Avoiding self-employment tax. Income received under a cash rental arrangement is not subject to self-employment tax, nor does such income count toward eligibility for Social Security benefits in retirement. An exception to this rule exists if the lessor leases land to an entity in which the lessor is materially participating. I.R.C. §1402(a)(1)(A). IRS has won several cases in which they have successfully attributed the lessor’s material participation in the entity to the leasing arrangement with the result that passive cash rent income is transformed into material participation income subject to self-employment tax. But, if the rental income represents a fair market rate of rate, the rental income is not subject to self-employment tax. Martin v. Comr., 149 T.C. 293 (2017). So, the key to avoiding self-employment tax on “self-rentals” is to make sure that the lease is a “passive” lease (i.e., a cash lease) and that the rental rate is set at a fair market rate of rent (or very closely to it).
Material participation leases. The key concept for farm landlords attempting to qualify rental income as self-employment subject to Social Security tax is material participation. Rental income is self-employment income if it results from a material participation lease. If the lease is a material participation lease, the income is subject to self-employment tax. If it is not such a lease, the income is not subject to the tax. A lease is a material participation lease if (1) it provides for material participation in the production or in the management of the production of agricultural or horticultural products, and (2) there is material participation by the landlord. Both requirements must be satisfied. While a written lease is not required, a written lease does make a material participation arrangement easier to establish. In addition, agricultural program payments that are received under a crop-share or livestock-share lease are considered to be self-employment income for Social Security purposes if the landlord materially participates under the lease.
Observation: Managing earned income in retirement years is important and can influence the type of lease that is utilized. Once full retirement age is reached, a taxpayer can receive an unlimited amount of income without the loss of Social Security benefits. Full retirement age is either 66, 67, or 66 and a certain number of months, depending on your year of birth. For persons age 62 to 65, the earnings limit in 2021 is $18,240. For excess amounts, benefits are reduced $1 for every $2 over the limit. For a person reaching full retirement age in 2021, the limit increases to $50,520. Above that level, $1 in Social Security benefits are lost for every $3 of earnings. A key point in all of this is that, for retired farm landlords under full retirement age, they may not be able to receive full Social Security benefits if they are materially participating under a lease.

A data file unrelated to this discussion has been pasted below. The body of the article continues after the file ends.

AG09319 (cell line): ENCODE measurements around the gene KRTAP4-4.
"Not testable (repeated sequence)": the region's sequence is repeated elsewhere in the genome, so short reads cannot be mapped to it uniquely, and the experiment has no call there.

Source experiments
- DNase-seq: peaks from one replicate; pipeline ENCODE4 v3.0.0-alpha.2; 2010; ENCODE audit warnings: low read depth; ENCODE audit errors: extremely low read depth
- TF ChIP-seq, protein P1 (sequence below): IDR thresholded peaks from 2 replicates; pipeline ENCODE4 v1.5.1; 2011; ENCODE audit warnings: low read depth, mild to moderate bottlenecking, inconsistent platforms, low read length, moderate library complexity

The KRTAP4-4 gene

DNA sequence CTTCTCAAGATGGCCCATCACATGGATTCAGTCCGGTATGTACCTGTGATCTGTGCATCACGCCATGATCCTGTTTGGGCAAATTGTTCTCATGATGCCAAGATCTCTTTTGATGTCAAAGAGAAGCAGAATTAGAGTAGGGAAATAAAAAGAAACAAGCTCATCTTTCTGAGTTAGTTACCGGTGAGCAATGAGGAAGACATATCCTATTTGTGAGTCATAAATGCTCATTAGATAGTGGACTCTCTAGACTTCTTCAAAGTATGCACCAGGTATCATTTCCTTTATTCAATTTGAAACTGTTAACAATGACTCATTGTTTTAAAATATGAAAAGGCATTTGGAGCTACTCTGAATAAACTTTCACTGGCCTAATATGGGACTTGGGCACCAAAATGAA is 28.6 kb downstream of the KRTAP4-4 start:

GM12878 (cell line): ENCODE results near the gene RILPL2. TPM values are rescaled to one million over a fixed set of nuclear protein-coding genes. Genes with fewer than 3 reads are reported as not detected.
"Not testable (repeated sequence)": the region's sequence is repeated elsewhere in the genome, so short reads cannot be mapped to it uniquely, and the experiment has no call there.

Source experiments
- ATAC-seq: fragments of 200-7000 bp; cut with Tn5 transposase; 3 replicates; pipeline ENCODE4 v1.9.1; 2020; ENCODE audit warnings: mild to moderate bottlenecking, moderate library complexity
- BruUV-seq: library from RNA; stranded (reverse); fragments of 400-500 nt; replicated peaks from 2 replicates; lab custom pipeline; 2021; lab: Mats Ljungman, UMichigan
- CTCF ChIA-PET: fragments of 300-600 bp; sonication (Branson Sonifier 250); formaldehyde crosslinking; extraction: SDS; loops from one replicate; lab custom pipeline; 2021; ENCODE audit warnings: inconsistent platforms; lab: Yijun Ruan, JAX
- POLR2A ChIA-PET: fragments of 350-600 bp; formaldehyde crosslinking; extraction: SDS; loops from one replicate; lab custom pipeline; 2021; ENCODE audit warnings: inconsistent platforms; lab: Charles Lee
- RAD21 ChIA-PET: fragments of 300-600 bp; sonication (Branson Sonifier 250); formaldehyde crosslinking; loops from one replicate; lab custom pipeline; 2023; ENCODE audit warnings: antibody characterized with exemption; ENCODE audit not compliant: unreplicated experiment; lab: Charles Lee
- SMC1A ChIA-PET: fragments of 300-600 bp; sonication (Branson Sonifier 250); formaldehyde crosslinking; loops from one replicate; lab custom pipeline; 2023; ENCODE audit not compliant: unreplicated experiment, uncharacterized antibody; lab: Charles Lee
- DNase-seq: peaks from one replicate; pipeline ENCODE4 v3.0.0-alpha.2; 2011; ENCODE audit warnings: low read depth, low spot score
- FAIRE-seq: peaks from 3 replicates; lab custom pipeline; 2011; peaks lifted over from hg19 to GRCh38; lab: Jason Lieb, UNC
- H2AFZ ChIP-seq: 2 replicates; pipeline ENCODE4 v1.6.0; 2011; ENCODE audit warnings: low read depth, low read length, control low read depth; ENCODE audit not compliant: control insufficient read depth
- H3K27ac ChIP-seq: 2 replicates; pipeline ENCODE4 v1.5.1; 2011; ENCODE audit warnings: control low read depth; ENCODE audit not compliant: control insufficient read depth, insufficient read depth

Income Tax Considerations
USDA cost-sharing payments. Under certain federal farm programs, especially those programs designed to provide environmental benefits, the USDA shares in part of the expense associated with complying with the program. If certain requirements are satisfied, the farmer that receives cost-share payments can exclude them from income. I.R.C. §126. Crop-share and livestock-share landlords are eligible to exclude cost-share payments from income.
Soil and water conservation expenses. Taxpayers engaged in farming can (upon satisfying several requirements) deduct soil and water conservation expenses in the year incurred under a one-time election, rather than capitalizing the expenditures. I.R.C §175. One of those requirements is that the taxpayer be engaged in the business of farming. A farm operator or landowner receiving rental income under a crop-share or livestock-share lease satisfies the test. But, a landlord collecting rental income on a cash rent basis is not eligible to deduct soil and water conservation expenses on the associated real estate. The landlord must materially participate in the farming operation.
Fertilizer and lime. A taxpayer can deduct fertilizer and lime costs by making an election on the tax return, if the taxpayer is in the trade or business of farming. I.R.C. §180. For farm landlords, the lease must be a crop-share or livestock-share lease. A landlord under a cash rent lease cannot deduct the cost of fertilizer and lime. A farm landlord must be materially participating under the lease.
Interest. Most farm interest is fully deductible as business interest. Crop-share and livestock-share leases with substantial involvement in decisionmaking by the landlord are deemed to be “businesses” for this purpose.